Kristina Karamo wins Republican Party Chair
Karamo rose to prominence as part of the so-called “stop the steal” movement denying the results of the 2020 presidential election despite numerous audits confirming the outcome.
Last year, she unsuccessfully ran for Secretary of Stateas someone critical of party establishment.
She kept up that message Saturday while making her case for chair.
“We act like a private social club. We don’t care that our children will face the consequences of the decisions that we make, and it is selfish,” Karamo told state party convention delegates.
Some at the convention worried whether Karamo’s history of election denialism and embracing conspiracy theories would frighten potential donors.
Still, she came out on top during each of three rounds of voting that took place across nearly six hours.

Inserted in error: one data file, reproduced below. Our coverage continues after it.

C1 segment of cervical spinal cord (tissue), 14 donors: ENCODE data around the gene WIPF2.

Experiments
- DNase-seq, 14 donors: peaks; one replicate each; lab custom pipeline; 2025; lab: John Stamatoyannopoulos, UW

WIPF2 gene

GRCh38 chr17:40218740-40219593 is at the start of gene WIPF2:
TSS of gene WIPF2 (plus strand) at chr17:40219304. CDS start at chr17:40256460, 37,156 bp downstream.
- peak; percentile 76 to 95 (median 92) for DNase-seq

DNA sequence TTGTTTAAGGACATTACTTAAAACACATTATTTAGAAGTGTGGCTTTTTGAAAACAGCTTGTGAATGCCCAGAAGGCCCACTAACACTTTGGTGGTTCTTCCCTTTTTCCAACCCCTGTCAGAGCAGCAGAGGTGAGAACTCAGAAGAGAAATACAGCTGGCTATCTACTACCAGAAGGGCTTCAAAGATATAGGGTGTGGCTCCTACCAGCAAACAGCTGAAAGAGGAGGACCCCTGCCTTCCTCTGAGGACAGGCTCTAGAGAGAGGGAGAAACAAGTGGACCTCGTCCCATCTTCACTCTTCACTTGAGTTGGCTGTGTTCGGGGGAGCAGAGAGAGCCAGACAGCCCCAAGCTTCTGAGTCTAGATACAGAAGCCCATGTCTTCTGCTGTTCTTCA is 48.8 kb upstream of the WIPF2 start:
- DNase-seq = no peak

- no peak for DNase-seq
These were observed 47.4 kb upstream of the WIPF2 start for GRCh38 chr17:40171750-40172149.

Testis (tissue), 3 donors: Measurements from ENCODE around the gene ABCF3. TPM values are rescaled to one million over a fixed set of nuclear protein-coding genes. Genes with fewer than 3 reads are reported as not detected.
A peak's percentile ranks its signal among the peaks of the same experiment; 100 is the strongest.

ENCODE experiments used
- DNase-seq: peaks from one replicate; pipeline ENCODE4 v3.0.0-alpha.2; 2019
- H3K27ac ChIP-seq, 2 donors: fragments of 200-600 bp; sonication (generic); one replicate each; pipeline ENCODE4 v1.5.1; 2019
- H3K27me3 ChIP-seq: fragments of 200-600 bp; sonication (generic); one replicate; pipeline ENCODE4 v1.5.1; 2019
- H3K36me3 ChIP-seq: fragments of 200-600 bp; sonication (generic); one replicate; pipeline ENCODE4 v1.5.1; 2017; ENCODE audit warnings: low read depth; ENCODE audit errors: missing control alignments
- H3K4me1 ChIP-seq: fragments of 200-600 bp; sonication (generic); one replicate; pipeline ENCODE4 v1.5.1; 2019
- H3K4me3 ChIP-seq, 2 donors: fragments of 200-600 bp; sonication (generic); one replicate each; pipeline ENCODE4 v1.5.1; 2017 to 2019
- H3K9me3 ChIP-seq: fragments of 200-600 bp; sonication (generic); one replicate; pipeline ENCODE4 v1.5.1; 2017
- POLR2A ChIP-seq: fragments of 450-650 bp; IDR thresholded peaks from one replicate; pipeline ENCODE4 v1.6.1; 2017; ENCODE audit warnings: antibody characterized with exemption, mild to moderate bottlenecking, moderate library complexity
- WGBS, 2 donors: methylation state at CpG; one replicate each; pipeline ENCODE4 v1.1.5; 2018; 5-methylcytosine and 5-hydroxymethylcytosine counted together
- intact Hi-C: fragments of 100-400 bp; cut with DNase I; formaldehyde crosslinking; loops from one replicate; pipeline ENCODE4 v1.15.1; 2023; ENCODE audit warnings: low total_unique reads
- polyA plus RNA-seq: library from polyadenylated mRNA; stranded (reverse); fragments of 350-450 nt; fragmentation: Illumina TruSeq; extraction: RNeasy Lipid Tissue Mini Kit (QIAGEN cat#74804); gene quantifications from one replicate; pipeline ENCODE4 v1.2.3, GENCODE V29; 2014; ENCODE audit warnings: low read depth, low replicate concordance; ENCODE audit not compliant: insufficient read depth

State convention delegate Cynthia Burley was celebrating Karamo’s win as she left the convention hall. She sees Karamo as genuine and capable of growing the party.
“One of the reasons why we can’t raise money in general is because we do not trust the MI GOP. Now, when you have somebody at the helm that you trust, you will give money and I think that she can generate that type of support,” Burley said.
Karamo’s success as chair may hinge upon her ability to secure funds for the party and its candidates.
Money was a major issue in the last election cycle where Republican nominees, including Karamo, struggled to compete with Democrats in the fundraising battle. Democrats ended up sweeping every statewide office and taking control of the state Legislature.
State RepresentativeJohn Roth (R-Traverse City) was among the sitting lawmakers who attended the weekend’s convention as a delegate.
He said he hopes the new chair can rebuild a bridge with traditional party donors.
"I mean you can be frugal about it and maybe do more social media rather than TV or radio, but you’ve got to have the money (to) at least get the message out. That message helps a great deal for us. Just giving us a support of when we’re running for office ourselves. It makes a big deal,” Roth said.
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